Today marks the anniversary of Yuri Gagarin’s historic Vostok 1 flight. On April 12, 1961, the unknown Soviet Air Force pilot became the first man to orbit the Earth. But there’s a controversy surrounding the flight that’s been lost in moden retellings: to ensure Gagarin’s flight would go down as history’s first manned spaceflight, Soviet space officials issued a false statement about his landing. It’s a bizarre twist, but there was a very brief moment when Gagarin was nearly stripped of the honour of being the first man in space.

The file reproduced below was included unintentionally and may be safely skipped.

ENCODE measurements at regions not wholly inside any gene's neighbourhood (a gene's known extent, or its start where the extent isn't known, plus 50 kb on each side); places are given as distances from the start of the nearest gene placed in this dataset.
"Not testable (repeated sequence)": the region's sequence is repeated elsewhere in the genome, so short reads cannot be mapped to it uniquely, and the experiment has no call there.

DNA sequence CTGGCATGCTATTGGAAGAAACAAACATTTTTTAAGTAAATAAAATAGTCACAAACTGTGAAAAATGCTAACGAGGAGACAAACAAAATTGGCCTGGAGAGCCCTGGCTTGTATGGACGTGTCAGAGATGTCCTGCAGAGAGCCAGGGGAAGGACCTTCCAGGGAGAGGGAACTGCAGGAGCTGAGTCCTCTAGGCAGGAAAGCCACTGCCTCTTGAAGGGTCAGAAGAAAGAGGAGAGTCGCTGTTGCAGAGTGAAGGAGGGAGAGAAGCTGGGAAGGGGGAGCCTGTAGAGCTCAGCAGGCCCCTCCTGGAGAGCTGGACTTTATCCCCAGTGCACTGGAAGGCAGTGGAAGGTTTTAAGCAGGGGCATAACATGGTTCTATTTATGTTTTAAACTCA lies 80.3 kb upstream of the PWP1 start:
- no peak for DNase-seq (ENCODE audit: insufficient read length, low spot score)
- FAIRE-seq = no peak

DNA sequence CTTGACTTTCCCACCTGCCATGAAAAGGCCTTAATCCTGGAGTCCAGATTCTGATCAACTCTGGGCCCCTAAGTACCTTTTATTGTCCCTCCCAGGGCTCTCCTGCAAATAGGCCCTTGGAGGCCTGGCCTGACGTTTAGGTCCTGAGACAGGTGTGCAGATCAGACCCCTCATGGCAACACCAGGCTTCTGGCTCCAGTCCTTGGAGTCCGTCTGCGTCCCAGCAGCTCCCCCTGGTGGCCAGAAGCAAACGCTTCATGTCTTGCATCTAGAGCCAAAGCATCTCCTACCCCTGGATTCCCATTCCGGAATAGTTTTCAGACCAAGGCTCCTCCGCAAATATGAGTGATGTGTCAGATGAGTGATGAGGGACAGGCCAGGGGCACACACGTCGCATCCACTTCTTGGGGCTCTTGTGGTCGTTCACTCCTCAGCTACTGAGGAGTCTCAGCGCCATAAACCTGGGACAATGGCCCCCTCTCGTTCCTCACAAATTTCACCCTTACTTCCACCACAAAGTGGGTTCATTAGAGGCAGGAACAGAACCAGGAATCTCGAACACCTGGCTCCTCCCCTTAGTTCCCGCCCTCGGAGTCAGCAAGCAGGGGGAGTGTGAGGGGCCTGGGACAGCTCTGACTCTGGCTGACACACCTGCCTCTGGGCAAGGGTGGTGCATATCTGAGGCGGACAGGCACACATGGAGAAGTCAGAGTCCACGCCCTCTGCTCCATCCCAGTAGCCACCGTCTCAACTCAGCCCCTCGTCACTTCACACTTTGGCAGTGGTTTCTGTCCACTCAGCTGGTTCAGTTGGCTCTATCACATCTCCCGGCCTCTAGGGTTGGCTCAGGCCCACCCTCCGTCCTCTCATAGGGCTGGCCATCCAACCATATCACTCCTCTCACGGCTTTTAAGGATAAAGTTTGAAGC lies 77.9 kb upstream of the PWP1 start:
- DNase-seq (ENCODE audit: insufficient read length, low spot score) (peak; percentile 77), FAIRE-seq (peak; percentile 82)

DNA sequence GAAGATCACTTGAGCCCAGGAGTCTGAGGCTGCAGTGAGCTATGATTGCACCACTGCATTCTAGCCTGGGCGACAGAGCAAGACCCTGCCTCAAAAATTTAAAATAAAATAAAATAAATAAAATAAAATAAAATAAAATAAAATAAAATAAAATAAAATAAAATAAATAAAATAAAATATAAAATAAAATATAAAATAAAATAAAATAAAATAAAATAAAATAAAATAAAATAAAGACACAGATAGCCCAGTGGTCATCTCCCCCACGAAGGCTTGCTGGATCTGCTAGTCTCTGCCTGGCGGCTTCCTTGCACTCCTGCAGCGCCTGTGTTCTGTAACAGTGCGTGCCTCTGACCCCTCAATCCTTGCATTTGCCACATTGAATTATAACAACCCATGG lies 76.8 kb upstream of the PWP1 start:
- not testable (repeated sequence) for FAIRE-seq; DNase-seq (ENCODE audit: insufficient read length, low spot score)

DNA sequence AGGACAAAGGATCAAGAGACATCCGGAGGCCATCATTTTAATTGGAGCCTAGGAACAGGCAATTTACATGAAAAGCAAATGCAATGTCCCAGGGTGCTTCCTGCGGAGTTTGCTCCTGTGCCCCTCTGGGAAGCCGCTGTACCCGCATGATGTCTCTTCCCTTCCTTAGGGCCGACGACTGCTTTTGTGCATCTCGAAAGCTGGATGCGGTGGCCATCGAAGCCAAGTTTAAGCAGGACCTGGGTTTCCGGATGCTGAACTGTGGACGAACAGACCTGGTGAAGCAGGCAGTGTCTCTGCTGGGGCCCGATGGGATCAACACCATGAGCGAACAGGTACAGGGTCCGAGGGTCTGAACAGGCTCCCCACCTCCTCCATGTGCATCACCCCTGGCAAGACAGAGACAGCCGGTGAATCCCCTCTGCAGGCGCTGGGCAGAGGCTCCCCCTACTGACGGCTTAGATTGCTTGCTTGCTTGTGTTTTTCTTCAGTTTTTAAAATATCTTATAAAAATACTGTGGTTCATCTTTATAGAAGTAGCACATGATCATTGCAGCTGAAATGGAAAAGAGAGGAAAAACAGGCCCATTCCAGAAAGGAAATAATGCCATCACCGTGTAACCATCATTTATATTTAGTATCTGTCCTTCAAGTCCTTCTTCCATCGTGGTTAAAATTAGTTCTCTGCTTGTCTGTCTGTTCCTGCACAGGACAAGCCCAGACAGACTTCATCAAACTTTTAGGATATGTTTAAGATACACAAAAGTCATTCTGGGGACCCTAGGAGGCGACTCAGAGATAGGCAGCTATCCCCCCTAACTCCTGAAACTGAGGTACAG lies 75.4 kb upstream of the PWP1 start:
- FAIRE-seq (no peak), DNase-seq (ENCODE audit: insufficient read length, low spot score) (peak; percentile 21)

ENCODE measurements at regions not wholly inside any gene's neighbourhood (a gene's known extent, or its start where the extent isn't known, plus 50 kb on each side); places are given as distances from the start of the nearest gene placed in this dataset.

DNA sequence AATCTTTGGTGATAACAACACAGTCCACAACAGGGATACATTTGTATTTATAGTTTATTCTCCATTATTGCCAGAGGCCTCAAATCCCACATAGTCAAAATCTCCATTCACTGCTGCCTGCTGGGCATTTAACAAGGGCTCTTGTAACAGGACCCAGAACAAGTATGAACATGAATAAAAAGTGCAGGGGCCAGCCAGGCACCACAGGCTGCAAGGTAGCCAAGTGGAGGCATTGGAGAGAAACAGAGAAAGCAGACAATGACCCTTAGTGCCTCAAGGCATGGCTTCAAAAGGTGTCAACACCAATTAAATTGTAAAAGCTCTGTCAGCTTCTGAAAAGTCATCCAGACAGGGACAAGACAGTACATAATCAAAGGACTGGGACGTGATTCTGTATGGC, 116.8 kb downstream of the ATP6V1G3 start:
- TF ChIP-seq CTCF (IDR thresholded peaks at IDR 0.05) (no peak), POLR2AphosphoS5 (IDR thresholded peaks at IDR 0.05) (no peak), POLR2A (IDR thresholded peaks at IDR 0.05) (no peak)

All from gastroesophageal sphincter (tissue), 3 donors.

It came down to a technicality. The Federation Aeronautique Internationale, the body charged with verifying and keeping track of all aviation and spaceflight records, ruled that a spaceflight would only count if the astronaut or cosmonaut landed with his spacecraft. It was a holdover from aviation where pilots had to land with their aircraft to secure a record. Gagarin ejected from his Vostok and landed by parachute, but the Soviets issued a flight report to the FAI saying otherwise to ensure their man would secure the record. The full story is over at Discovery News, as well as in my latest installment of It Happened in Space.